But to what will I compare this generation? It is like children sitting in the marketplaces and calling to one another, ‘We played the flute for you, and you did not dance; we wailed, and you did not mourn.’ For John came neither eating nor drinking, and they say, ‘He has a demon’; the Son of Man came eating and drinking, and they say, ‘Look, a glutton and a drunkard, a friend of tax collectors and sinners!’ Yet wisdom is vindicated by her deeds. (Matthew 11:16-19 NRSV)
We have seen these people. We may have been these people. During a high school dance, they are the ones standing against the wall, judging all the bad dancers who are having a great time. At a football game, they are the ones in the stands, booing a referee for a call that they can only see from a distance. After worship, they are the ones in the parking lot, whispering criticisms of the recent sermon while ignoring a message that could have changed their lives.
Jesus has come to give us a life of abundance, a life in which we include and embrace others as we fully participate with him. He invites us to celebrate with others in joyous times. He encourages us to sympathize with others in mournful times. Jesus calls us to unite with others as imperfect participants, rather than to observe or judge others as critical spectators. Otherwise, we miss out on life in the rich and joyful community he offers us.
“But to what will I compare this generation?” Are we the ones playing the flute, or are we the ones refusing to dance? Are we the ones who share our tears with one another, or are we the ones who keep our distance? Are we the ones who are the first to laugh at ourselves, or would we rather laugh at others? Are we the ones who give the benefit of the doubt, or do we quickly assess others with a critical stance?
We miss out on Christ’s richest blessings when we refrain from fully embracing life in loving community with others. Jesus ends this lesson with the words, “Wisdom is vindicated by her deeds.” What appears to be foolish and clumsy participation in life together with Jesus is in reality the deepest wisdom of all.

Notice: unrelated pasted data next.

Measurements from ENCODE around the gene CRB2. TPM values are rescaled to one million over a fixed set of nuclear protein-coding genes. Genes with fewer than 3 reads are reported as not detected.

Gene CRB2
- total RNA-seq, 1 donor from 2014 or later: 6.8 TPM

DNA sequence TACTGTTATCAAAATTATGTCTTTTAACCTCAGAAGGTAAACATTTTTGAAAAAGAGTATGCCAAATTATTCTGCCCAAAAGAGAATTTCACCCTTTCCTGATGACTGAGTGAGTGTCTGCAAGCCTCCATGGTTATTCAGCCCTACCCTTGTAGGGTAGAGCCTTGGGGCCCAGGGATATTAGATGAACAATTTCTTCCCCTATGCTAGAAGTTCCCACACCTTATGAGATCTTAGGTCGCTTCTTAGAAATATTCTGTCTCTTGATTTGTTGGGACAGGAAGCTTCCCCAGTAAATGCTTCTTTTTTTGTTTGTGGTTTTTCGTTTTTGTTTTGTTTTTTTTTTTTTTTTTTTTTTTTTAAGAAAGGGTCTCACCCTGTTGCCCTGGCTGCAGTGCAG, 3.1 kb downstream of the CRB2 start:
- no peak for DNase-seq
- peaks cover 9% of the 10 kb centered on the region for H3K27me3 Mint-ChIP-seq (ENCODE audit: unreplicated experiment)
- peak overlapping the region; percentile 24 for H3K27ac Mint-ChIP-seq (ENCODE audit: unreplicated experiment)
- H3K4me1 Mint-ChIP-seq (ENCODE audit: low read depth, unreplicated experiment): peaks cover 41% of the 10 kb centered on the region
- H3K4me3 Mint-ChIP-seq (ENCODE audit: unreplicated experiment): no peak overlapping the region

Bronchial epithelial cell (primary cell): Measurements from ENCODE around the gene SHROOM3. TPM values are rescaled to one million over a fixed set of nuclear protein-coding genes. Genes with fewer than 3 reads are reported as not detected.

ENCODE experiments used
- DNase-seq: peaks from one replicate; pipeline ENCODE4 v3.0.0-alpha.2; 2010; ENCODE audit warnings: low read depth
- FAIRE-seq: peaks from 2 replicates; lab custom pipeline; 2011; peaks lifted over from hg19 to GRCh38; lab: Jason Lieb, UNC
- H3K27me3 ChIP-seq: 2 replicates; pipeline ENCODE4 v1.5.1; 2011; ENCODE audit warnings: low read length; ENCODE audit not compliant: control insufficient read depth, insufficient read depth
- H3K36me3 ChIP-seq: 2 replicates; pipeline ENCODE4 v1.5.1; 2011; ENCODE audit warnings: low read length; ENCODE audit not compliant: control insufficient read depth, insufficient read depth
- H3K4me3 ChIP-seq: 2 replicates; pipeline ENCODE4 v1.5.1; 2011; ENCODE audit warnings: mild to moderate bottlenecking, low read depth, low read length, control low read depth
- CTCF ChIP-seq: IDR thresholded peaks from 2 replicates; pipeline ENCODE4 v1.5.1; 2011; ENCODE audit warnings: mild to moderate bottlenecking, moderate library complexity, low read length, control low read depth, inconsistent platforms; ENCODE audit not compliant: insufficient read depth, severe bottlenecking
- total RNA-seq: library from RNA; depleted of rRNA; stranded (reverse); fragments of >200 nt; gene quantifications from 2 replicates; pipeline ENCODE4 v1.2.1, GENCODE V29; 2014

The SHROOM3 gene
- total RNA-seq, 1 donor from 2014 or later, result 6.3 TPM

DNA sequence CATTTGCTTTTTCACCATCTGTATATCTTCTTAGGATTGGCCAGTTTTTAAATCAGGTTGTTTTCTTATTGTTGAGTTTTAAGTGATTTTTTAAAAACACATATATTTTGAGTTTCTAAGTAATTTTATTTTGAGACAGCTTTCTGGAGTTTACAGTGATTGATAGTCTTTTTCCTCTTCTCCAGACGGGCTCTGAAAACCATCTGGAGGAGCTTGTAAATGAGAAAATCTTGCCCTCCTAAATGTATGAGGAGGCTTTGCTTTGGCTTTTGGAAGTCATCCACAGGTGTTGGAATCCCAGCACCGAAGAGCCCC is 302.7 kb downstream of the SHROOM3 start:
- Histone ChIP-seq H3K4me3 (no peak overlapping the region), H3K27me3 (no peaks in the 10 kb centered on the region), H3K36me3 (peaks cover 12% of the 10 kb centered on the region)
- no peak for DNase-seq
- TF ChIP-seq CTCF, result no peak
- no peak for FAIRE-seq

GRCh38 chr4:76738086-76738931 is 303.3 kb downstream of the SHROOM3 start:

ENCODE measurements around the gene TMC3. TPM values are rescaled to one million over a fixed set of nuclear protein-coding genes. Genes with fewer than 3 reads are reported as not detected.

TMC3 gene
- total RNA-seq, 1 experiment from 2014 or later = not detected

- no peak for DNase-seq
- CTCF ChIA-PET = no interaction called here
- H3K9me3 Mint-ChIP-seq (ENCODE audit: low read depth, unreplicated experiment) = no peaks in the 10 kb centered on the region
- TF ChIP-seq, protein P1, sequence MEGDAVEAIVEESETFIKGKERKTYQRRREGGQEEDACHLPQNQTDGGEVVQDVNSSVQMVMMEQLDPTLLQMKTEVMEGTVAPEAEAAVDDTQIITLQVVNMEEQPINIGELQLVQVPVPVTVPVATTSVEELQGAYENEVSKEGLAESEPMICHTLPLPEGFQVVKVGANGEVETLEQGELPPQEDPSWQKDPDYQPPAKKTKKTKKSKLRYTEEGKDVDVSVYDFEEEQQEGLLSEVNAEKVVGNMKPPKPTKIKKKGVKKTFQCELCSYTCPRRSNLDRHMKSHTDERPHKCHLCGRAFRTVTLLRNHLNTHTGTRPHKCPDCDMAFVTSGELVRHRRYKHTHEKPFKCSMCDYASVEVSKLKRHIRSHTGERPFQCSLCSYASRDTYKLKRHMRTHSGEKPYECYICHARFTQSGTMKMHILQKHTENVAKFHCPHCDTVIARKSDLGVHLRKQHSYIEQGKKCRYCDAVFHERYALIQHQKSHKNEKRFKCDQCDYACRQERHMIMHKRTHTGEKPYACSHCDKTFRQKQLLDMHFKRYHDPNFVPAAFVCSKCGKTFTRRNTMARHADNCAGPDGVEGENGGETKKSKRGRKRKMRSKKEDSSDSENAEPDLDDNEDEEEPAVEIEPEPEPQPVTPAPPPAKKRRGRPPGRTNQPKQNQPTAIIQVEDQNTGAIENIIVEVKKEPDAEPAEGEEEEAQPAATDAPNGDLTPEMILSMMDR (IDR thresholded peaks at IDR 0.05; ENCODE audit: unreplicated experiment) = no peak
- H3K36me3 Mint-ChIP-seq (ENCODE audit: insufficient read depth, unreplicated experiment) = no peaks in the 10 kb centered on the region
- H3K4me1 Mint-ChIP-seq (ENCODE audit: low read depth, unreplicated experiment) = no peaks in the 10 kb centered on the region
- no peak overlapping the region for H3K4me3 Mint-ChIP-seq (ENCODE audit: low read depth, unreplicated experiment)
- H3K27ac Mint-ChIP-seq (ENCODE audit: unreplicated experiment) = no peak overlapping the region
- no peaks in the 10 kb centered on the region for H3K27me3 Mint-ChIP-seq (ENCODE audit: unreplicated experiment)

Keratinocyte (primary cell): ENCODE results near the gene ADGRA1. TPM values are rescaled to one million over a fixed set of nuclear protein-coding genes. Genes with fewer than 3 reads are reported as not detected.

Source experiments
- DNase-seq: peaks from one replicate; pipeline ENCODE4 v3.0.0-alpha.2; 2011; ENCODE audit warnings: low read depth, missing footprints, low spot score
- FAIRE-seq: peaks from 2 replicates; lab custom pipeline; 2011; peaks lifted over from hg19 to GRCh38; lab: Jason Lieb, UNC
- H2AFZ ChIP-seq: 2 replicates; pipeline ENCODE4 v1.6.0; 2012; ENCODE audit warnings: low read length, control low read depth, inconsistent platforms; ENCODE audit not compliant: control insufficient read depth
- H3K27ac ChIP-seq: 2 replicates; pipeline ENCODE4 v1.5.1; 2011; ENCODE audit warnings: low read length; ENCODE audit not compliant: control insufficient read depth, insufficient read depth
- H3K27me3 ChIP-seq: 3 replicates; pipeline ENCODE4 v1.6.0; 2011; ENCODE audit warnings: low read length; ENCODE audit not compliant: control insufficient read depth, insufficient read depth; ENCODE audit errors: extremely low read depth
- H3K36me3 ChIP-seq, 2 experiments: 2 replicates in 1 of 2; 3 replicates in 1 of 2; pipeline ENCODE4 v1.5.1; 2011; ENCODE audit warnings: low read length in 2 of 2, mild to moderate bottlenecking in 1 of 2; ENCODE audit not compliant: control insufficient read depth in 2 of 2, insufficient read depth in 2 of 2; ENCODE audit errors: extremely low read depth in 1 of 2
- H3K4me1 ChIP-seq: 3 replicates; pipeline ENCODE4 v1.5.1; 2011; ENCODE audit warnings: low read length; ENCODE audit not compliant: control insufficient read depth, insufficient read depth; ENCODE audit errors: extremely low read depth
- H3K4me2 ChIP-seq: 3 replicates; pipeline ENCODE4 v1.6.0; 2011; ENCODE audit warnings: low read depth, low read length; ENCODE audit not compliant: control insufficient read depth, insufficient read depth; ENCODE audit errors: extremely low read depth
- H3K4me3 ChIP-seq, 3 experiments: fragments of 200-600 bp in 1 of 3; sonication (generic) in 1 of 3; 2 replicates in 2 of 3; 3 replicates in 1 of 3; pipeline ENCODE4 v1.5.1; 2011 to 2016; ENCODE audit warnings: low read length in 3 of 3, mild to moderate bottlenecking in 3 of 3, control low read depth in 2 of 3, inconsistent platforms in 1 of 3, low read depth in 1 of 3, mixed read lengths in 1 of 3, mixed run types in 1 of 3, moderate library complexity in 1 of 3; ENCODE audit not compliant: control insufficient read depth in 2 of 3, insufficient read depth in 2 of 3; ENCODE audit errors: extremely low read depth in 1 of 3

Are you talking to ME?
Today Jesus is asking, “But to what will I compare this generation?”
In what ways might you be missing out on the abundant life in community that Jesus offers? How are you critical of others? Is it easier to find fault than to join with others to make a difference for good? Do you often make negative assumptions about people? Does your concern for your self image ever impede your enjoyment of life? Are you a critical spectator or a joyful participant?
But to what will I compare this generation?
Photo by DIΞGO F. C∆RRIÓN on Unsplash (cropped)
Thankful for your beautiful reminders that none of us are perfect and we can always improve. Jesus is asking, “Do you love?” “Do you love me?” Let’s all do our part in loving one another and protecting one another. We are all God’s children. Karen, love reading your posts and insights! 🌻🙏🏻☀️
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Thank you always, Charlotte! I love your additional thought, “protecting one another.” Beautiful additional insight. ❤
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Thank you again for your gracious words, Charlotte! I love your added insight about protecting one another, too. ❤
So many times l have been on both sides! Your reference to high school days brought back so many memories, good and bad. It is easy to love lovely people! We must also love ones that are not so lovely! It is the hardest thing to do but Jesus gave us a perfect example to follow and in following Him we are winners no matter what is thrown at us‼️ Your Posts are a bring us together in these difficult times😇 God Bless you❣️🙏🙏❤️💕💖🤗
Our high school days are rich with examples of our lovely and not-so-lovely experiences, aren’t they? Yes, Jesus did give us a perfect example. Thank you for blessing me again today. ❤ ❤